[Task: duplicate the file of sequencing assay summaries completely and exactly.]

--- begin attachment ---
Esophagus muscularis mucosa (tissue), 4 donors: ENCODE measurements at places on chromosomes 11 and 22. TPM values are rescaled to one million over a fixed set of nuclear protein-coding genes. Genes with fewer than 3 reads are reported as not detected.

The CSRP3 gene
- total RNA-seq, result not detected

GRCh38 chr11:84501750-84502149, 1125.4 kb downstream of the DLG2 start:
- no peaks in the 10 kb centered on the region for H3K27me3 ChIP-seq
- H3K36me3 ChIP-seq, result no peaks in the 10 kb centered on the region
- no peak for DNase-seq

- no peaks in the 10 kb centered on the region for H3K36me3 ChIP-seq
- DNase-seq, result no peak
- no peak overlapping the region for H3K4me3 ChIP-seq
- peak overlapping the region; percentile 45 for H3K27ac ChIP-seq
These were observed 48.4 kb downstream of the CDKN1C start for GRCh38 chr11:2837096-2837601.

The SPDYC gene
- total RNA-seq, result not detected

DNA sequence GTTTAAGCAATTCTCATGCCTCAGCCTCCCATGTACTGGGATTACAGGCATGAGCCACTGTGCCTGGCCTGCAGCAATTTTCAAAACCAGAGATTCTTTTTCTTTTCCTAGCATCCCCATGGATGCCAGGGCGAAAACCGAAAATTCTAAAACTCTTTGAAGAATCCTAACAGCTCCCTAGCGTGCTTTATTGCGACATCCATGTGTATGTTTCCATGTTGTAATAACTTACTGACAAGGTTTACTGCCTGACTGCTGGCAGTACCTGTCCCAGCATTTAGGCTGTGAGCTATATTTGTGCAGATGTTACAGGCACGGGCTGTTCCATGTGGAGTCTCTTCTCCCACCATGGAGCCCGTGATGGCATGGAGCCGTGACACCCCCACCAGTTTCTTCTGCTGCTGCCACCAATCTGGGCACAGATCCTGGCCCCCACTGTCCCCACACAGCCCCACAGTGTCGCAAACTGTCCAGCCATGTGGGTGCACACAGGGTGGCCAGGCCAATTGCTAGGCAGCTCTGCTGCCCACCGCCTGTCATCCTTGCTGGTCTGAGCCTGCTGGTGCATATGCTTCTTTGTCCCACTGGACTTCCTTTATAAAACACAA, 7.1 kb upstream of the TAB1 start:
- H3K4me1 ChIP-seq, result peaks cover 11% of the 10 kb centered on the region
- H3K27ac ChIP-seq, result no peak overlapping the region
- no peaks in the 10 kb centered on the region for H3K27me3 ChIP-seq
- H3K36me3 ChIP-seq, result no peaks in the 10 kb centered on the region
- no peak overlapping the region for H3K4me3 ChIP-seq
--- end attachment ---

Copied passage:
Esophagus muscularis mucosa (tissue), 4 donors: ENCODE measurements at places on chromosomes 11 and 22. TPM values are rescaled to one million over a fixed set of nuclear protein-coding genes. Genes with fewer than 3 reads are reported as not detected.

The CSRP3 gene
- total RNA-seq, result not detected

GRCh38 chr11:84501750-84502149, 1125.4 kb downstream of the DLG2 start:
- no peaks in the 10 kb centered on the region for H3K27me3 ChIP-seq
- H3K36me3 ChIP-seq, result no peaks in the 10 kb centered on the region
- no peak for DNase-seq

- no peaks in the 10 kb centered on the region for H3K36me3 ChIP-seq
- DNase-seq, result no peak
- no peak overlapping the region for H3K4me3 ChIP-seq
- peak overlapping the region; percentile 45 for H3K27ac ChIP-seq
These were observed 48.4 kb downstream of the CDKN1C start for GRCh38 chr11:2837096-2837601.

The SPDYC gene
- total RNA-seq, result not detected

DNA sequence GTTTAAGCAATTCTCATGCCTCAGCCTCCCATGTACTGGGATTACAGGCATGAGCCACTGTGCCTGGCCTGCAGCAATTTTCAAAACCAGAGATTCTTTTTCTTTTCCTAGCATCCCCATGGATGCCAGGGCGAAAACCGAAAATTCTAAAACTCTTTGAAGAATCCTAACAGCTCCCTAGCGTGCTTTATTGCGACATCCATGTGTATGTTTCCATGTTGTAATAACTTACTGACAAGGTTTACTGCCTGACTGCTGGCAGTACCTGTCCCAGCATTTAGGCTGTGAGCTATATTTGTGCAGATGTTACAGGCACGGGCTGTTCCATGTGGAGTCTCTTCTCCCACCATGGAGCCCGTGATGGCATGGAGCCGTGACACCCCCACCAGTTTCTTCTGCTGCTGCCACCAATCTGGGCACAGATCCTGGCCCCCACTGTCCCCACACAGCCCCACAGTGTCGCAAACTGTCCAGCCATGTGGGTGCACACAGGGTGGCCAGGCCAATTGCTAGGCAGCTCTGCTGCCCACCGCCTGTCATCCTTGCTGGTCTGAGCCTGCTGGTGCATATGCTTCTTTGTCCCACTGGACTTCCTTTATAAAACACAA, 7.1 kb upstream of the TAB1 start:
- H3K4me1 ChIP-seq, result peaks cover 11% of the 10 kb centered on the region
- H3K27ac ChIP-seq, result no peak overlapping the region
- no peaks in the 10 kb centered on the region for H3K27me3 ChIP-seq
- H3K36me3 ChIP-seq, result no peaks in the 10 kb centered on the region
- no peak overlapping the region for H3K4me3 ChIP-seq